Moreover, please pay to my client immediately the following:     

1. Outstanding pay; 

2. Outstanding leave entitlements; 

3. Extra responsibility allowance; 

4. Severance allowance for his 12 years of service; 

5. 5x severance multiplier; 

We ask that you make the above payments in full within 7 days. Failing which, I hold instructions to sue you.    

10. On 21 June 2021, the Attorney General made an instalment payment of VT100,000 to Mr Morris.       

11. On 14 July 2021, Mr Morris filed Urgent Supreme Court Claim (the ‘Claim’).    

C. Pleadings   

12. It is alleged in the Claim that:    

a) By his letter dated 7 June 2021, the Attorney General purportedly dismissed Mr Morris’ employment on the grounds of serious misconduct and asked him to resign within 3 days;    

b) Mr Morris’ termination was unlawful and unjustified in that at no time prior to the 7 June 2021 letter was he given an adequate opportunity to respond to the allegations contained in the letter contrary to subss 50(3) and (4) of the Employment Act [CAP. 160] (the ‘Act’); 

c) The decision to terminate Mr Morris’ employment was unlawful, unjustified, a breach of trust and confidence and a serious breach of the employer’s duty to act as a good employer;   

d) As a result of the Attorney General’s actions, Mr Morris has suffered loss; and   

e) Alternatively, that Mr Morris was constructively dismissed as a consequence of the Attorney General asking him to resign.       

13. The Claim is opposed.   

14. The Attorney General alleged the following in his Defence:   

a) That Mr Morris did not inform him of the criminal charge against him nor of the result of the criminal matter as required by clause 14.1 of the State Law Office Staff Manual;   

b) Denied that by his letter dated 7 June 2021, he purported to dismiss Mr Morris’ employment on the grounds of serious misconduct;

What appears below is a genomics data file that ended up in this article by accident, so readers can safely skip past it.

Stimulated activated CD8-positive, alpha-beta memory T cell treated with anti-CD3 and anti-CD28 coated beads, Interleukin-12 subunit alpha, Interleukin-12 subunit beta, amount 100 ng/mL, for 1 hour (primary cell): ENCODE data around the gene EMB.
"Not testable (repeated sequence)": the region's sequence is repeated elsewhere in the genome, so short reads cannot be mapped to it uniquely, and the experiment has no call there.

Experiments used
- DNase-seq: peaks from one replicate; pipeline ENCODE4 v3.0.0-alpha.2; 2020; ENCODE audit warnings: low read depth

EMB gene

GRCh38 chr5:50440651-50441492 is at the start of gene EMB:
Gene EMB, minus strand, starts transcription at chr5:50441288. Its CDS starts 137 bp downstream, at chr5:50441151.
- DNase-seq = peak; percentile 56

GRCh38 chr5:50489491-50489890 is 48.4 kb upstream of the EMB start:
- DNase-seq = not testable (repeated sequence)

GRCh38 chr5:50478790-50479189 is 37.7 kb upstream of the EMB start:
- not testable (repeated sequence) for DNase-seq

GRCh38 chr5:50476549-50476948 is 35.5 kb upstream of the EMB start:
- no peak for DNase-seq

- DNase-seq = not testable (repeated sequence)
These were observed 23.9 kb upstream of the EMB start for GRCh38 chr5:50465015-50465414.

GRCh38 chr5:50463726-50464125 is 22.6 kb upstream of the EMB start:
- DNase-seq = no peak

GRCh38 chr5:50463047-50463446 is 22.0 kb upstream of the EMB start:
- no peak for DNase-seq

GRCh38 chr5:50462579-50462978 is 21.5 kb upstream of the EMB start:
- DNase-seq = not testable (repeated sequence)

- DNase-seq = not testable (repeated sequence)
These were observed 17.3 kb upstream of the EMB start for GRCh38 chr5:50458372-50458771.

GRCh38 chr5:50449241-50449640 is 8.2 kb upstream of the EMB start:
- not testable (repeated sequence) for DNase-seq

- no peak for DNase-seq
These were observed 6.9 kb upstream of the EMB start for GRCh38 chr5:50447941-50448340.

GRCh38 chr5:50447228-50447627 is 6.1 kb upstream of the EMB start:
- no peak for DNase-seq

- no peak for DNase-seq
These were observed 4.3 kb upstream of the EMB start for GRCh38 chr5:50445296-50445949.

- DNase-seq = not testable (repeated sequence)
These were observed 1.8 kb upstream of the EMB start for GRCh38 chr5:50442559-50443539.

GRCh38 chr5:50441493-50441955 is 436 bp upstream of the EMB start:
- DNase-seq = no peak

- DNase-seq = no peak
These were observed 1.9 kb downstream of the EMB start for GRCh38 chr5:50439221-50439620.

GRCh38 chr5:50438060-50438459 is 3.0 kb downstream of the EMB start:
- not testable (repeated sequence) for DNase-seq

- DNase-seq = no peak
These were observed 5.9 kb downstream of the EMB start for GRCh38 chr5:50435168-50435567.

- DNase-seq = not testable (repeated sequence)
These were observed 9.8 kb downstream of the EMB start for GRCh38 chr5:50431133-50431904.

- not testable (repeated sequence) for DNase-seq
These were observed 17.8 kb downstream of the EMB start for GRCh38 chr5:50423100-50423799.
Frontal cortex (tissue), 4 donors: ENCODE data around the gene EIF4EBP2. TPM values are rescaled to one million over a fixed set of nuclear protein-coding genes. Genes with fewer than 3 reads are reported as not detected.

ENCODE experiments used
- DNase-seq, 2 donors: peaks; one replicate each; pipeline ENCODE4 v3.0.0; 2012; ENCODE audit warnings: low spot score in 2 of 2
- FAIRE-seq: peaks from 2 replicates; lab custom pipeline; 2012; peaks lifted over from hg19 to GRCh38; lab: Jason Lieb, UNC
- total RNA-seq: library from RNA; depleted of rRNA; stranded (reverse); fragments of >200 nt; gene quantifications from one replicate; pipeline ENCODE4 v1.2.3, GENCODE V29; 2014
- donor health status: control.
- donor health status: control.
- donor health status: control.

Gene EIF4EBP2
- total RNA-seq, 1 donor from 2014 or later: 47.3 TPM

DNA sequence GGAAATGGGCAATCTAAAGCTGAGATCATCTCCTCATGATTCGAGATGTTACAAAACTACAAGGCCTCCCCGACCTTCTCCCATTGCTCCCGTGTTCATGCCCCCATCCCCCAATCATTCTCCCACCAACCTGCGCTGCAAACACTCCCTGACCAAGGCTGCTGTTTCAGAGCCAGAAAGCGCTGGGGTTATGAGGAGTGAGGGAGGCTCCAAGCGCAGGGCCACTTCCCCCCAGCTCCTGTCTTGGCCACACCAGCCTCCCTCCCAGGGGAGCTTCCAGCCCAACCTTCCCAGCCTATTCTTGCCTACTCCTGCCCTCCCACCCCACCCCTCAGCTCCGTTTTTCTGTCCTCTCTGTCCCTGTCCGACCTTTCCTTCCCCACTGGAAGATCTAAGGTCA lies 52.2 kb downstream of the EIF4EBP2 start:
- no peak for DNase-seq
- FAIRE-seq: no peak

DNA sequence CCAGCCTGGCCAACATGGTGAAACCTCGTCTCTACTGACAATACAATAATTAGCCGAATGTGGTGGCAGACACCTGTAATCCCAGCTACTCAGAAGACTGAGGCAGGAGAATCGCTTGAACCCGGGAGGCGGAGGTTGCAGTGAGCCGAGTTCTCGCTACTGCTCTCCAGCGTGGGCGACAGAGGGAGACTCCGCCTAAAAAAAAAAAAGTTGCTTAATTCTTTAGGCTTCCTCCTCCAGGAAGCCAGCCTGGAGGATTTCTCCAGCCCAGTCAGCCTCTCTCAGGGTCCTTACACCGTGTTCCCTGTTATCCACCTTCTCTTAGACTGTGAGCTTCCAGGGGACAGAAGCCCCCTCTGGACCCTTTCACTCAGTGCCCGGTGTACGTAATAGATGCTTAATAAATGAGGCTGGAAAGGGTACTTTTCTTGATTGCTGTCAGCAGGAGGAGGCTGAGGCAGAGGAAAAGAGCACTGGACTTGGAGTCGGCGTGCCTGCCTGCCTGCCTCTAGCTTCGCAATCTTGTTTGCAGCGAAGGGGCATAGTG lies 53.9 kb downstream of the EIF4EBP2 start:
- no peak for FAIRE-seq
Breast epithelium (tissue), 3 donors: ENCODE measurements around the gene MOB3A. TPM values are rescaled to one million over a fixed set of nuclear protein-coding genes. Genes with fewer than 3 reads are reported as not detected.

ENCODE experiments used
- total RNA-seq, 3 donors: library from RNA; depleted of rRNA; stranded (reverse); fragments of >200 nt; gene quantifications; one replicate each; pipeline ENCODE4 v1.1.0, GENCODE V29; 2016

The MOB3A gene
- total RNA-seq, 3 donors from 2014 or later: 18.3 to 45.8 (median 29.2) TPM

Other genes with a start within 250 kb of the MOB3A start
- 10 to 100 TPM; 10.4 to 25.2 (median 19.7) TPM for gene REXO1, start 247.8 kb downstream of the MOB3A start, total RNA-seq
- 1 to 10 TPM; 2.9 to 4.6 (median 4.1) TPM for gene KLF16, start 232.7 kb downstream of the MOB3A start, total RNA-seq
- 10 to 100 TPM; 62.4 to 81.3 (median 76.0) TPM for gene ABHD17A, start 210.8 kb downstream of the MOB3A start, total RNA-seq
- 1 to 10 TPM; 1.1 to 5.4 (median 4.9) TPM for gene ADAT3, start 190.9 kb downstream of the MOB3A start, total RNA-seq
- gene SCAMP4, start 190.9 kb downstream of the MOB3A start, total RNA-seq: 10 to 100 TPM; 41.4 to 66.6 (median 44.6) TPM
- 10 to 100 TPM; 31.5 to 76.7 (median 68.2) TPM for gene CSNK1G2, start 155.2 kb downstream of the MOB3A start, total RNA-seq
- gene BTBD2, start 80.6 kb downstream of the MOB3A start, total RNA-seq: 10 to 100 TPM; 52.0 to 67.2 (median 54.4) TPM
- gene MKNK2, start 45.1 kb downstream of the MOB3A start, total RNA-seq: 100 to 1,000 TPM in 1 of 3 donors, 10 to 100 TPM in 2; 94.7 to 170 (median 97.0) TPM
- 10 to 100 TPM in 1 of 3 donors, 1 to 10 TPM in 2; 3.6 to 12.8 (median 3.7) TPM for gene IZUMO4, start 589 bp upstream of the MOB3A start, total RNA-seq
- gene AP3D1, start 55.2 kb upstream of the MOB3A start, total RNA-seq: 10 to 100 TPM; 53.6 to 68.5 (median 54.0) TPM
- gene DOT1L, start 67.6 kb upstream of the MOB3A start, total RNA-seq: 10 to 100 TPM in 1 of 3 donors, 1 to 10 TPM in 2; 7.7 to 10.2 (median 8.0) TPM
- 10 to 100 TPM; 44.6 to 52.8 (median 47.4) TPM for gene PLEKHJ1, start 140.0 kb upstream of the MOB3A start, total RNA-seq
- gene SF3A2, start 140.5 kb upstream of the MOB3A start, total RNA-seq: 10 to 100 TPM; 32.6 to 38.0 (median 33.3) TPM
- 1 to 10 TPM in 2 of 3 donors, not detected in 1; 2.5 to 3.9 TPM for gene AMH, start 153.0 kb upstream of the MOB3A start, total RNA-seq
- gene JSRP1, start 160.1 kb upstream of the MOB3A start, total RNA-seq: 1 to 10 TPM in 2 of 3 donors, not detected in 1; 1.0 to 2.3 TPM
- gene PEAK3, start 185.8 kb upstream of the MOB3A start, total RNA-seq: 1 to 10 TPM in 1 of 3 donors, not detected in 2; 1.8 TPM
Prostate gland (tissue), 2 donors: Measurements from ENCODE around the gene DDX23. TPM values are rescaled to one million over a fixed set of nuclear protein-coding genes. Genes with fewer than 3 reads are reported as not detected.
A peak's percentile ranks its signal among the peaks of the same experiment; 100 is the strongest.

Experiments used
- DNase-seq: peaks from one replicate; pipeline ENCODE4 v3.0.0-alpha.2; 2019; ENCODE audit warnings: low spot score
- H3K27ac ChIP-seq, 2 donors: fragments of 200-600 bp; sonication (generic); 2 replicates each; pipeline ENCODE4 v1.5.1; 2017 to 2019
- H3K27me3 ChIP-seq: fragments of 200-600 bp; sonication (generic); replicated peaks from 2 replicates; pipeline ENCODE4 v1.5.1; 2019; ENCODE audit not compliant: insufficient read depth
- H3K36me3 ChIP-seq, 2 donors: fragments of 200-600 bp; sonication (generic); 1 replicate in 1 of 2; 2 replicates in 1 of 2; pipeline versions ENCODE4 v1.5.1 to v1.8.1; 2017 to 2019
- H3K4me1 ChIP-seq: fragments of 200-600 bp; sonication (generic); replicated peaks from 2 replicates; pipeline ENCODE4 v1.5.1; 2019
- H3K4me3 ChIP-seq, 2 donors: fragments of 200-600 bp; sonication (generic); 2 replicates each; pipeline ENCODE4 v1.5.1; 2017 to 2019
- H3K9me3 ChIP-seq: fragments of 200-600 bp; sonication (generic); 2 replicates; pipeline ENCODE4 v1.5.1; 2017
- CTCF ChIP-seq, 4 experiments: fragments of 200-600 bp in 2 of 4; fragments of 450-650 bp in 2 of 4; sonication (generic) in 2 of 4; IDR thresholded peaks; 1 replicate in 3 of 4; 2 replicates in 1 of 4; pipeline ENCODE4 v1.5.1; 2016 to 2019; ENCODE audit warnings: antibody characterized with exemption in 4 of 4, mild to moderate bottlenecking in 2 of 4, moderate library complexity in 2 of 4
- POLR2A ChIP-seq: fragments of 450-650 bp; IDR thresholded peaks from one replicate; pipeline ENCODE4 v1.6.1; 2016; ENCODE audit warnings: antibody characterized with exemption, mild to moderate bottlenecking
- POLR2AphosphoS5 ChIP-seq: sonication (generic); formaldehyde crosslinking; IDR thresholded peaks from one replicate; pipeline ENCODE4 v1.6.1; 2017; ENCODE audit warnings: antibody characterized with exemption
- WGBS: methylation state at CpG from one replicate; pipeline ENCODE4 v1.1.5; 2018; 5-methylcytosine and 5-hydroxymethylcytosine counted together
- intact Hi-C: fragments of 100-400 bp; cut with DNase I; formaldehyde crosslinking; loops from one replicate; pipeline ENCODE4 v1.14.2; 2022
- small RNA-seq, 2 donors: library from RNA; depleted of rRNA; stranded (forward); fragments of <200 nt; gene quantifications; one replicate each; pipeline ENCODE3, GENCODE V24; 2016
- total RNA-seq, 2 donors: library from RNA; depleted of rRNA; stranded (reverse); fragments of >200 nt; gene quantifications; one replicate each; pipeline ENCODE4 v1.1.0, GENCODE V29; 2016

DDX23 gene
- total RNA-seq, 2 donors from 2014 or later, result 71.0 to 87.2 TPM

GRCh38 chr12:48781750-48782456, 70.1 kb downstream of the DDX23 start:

c) That his letter referred to clauses 7.2 and 8.1(d) of Mr Morris’ employment contract in relation to his criminal conviction and opened discussions that alternatives, other than the summary dismissal provided for in the employment contract, could be considered;  

d) By Mr Kalsakau’s letter to the Attorney General dated 7 June 2021, Mr Morris terminated the employment; 

e) Denied that he seriously breached a term or condition of the contract of employment including that he conducted himself in a manner calculated or likely to destroy or seriously damage the relationship of confidence and trust between him and Mr Morris;      

f) Denied that he repudiated the contract of employment;   

g) Denied that Mr Morris is entitled to 3 months’ pay in lieu of notice as he terminated the employment without giving notice to the Attorney General; and    

h) That as Mr Morris terminated the employment, he is entitled to severance allowance and outstanding annual leave less 3 months’ pay for the failure to give 3 months’ notice of termination as required by subs. 49(5) of the Act and the VT100,000 paid to Mr Morris on 21 June 2021.   

15. Both parties sought costs on an indemnity basis.  

 

16. In Reply to the Defence, Mr Morris alleged as follows:   

a) Denied that there was any relevant connection between the criminal activity resulting in his conviction and his employment such that no reasonable employer would have gone ahead with summarily dismissing him;   

b) That clauses 7.2 and 8.1(d) of his employment contract did not preclude the Attorney General from ignoring subs. 50(4) of the Act nor the Attorney General;s duty as a good employer to act fairly;   

c) That the Attorney General’s conduct by making conclusions without hearing Mr Morris and then asking him to resign within 3 days breached the terms (express and implied) of the contract including the implied terms of trust and confidence and to take reasonable care not to damage the employment relationship and good faith; and     

d) That as a result of the said breaches, Mr Morris invoked s. 53 of the Act to terminate the employment contract and that such termination was forced upon him by the Attorney General’s request that he resign.   

17. The issues between the parties are:    

a) Was there a decision by the Attorney General to terminate Mr Morris’ employment and was it unlawful? [Issue 1]       

b) Was there unjustified dismissal or not? [Issue 2]    

c) Was there a serious breach of the contract by the Attorney General such that Mr Morris could terminate the contract under subs. 53(1) of the Act? [Issue 3]   

d) Was there constructive dismissal or not? [Issue 4]